RUNNER UP: Toyota Tacoma Double Cab TRD
The Tacoma has also grown for '05. The new Double Cab is 5.2 inches longer, 2.6 inches taller and has a wheelbase 5.9 inches longer than the previous-generation Double Cab. While it's a larger package, Toyota claims that it's more maneuverable, more powerful and more fuel-efficient than the compact truck it replaces.
Some of the Tacoma's highlights include a rear suspension consisting of semi-elliptical multileaf springs, coil-sprung independent double wishbone IFS, 12.56-inch ventilated disc brakes, 10-inch rear drum brakes and a new 4.0L V-6 engine that's bolted to a 4.0L-specific all-new A750E five-speed automatic transmission. Further, an all-new VF2BM electronically controlled two-speed transfer case splits the power to the front and rear axles.
One of the new Tacoma's most significant exterior changes is found in the composite inner bed, which features a new sheet-molded compound deck and walls that are 10 percent lighter than steel, yet tougher and more durable.
The familiar TRD four-wheeling package is also available, and it features an electric locking rear differential, progressive-rate front springs, specially tuned Bilstein shock absorbers, a 28mm front antiroll bar and 265/70R16 BFGoodrich Rugged Trail tires on 16-inch alloy wheels.
Almost every tester rated the Tacoma's 4.0L V-6 engine as the best of the group. It seemed to be perfectly matched to the 4,100-pound truck. During sand testing, one of our most power-taxing tests, testers noted that the 245hp engine provided more than enough oomph to pull the truck through even the deepest sand. "Hands down, the sand champ," noted one tester. Further, during high-altitude testing in the Sierra Nevada Mountains, we never felt as though the truck's performance had diminished to unacceptable levels.
Out on the trail, the suspension was one of the most dialed-in of the group. On the one hand, it offered a great ride on rocky trails at speed. On the other hand, the handling never got mushy or bouncy, as one would expect from a smooth-riding truck. As one tester noted, "Toyota really did its homework on the TRD suspension."
Another thing we noticed was the phenomenal build quality of the Tacoma. Our test vehicle was a prototype, so build quality might not have been up to the level of a production vehicle, yet as we bounded up a rocky trail at speed, testers noted it was "solid," "rigid" and "well-built."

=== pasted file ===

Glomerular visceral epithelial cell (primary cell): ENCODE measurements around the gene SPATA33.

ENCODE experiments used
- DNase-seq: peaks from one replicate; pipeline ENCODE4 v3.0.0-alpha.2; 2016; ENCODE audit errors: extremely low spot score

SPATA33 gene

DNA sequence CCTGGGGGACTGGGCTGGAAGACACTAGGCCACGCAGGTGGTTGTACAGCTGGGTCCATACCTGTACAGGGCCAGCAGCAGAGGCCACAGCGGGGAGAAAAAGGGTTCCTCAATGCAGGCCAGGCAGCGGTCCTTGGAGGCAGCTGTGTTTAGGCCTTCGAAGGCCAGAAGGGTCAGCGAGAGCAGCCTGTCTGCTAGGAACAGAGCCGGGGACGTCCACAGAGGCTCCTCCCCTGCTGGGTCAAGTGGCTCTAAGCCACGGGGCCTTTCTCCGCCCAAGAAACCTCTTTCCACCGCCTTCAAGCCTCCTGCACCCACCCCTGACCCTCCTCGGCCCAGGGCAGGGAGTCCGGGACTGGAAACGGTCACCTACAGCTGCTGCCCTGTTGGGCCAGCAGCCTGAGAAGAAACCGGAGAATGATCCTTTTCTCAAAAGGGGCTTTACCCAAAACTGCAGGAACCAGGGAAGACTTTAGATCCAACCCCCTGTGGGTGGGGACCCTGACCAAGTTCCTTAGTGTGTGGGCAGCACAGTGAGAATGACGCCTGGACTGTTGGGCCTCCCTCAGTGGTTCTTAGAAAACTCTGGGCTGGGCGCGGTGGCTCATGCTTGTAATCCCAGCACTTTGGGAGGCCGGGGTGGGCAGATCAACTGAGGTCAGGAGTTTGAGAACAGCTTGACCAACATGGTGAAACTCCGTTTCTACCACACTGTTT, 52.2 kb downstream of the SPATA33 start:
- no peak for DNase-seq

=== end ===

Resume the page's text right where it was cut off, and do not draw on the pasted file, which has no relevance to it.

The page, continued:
A few drivers complained that the driving position was too low. While this didn't cause visibility issues, some testers felt that the seat was too close to the floor for comfort. Overall, testers did like the new seats; especially the side bolsters, which helped hold the driver firmly during off-highway maneuvers.
What did hamper visibility was the protruding hood. It's long and tall and has a wide rise in the middle. While it looks cool from the outside, these factors combined to impair forward visibility.
For some reason the electronic transfer case would sometimes refuse to come out of 4-low. An infernal beep notified us of its stubbornness-we sure would like to see a four-wheel-drive lever option.
Other gripes: It takes travel on the throttle to make things happen; road vibrations are transferred through the steering wheel; and the headliner-mounted compass/temperature gauges were hard to read in the daylight.
The new Tacoma seems to have all of the ruggedness and the let's-get-to-it work ethic of the previous generation Tacoma. So it's a little bigger. Get over it. With more ponies under the hood, the cool, non-denting composite inner bed, larger interior and worth-every-penny TRD Off-Road package, the Tacoma is definitely a player. There's no doubt it will have no problem carrying on the venerable Tacoma tradition. Because of this, it's our runner-up.
"It has the fun factor of the previous-generation Tacoma, but in a larger package."
"Delight to drive off-highway."